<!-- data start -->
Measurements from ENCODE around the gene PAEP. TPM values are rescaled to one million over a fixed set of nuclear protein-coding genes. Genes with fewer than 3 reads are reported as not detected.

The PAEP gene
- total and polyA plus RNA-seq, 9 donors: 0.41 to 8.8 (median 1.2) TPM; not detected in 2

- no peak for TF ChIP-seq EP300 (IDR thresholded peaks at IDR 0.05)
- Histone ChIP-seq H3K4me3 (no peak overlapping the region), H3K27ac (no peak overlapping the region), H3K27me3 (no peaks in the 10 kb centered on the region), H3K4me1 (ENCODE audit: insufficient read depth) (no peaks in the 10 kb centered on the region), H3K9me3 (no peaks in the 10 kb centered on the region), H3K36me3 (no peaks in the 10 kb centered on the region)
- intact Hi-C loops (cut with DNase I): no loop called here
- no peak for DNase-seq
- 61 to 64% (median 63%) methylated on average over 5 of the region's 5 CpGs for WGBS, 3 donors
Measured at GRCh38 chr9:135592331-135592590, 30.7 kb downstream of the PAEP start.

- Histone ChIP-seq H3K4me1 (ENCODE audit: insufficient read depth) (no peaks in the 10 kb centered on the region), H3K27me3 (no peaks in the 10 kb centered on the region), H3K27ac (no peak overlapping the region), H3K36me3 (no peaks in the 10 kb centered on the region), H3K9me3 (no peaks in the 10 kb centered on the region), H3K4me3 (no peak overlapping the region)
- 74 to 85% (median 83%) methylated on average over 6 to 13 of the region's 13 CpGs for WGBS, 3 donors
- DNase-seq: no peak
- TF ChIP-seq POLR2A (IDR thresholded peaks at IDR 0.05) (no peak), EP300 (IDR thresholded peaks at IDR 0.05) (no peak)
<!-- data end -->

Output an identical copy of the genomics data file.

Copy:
Measurements from ENCODE around the gene PAEP. TPM values are rescaled to one million over a fixed set of nuclear protein-coding genes. Genes with fewer than 3 reads are reported as not detected.

The PAEP gene
- total and polyA plus RNA-seq, 9 donors: 0.41 to 8.8 (median 1.2) TPM; not detected in 2

- no peak for TF ChIP-seq EP300 (IDR thresholded peaks at IDR 0.05)
- Histone ChIP-seq H3K4me3 (no peak overlapping the region), H3K27ac (no peak overlapping the region), H3K27me3 (no peaks in the 10 kb centered on the region), H3K4me1 (ENCODE audit: insufficient read depth) (no peaks in the 10 kb centered on the region), H3K9me3 (no peaks in the 10 kb centered on the region), H3K36me3 (no peaks in the 10 kb centered on the region)
- intact Hi-C loops (cut with DNase I): no loop called here
- no peak for DNase-seq
- 61 to 64% (median 63%) methylated on average over 5 of the region's 5 CpGs for WGBS, 3 donors
Measured at GRCh38 chr9:135592331-135592590, 30.7 kb downstream of the PAEP start.

- Histone ChIP-seq H3K4me1 (ENCODE audit: insufficient read depth) (no peaks in the 10 kb centered on the region), H3K27me3 (no peaks in the 10 kb centered on the region), H3K27ac (no peak overlapping the region), H3K36me3 (no peaks in the 10 kb centered on the region), H3K9me3 (no peaks in the 10 kb centered on the region), H3K4me3 (no peak overlapping the region)
- 74 to 85% (median 83%) methylated on average over 6 to 13 of the region's 13 CpGs for WGBS, 3 donors
- DNase-seq: no peak
- TF ChIP-seq POLR2A (IDR thresholded peaks at IDR 0.05) (no peak), EP300 (IDR thresholded peaks at IDR 0.05) (no peak)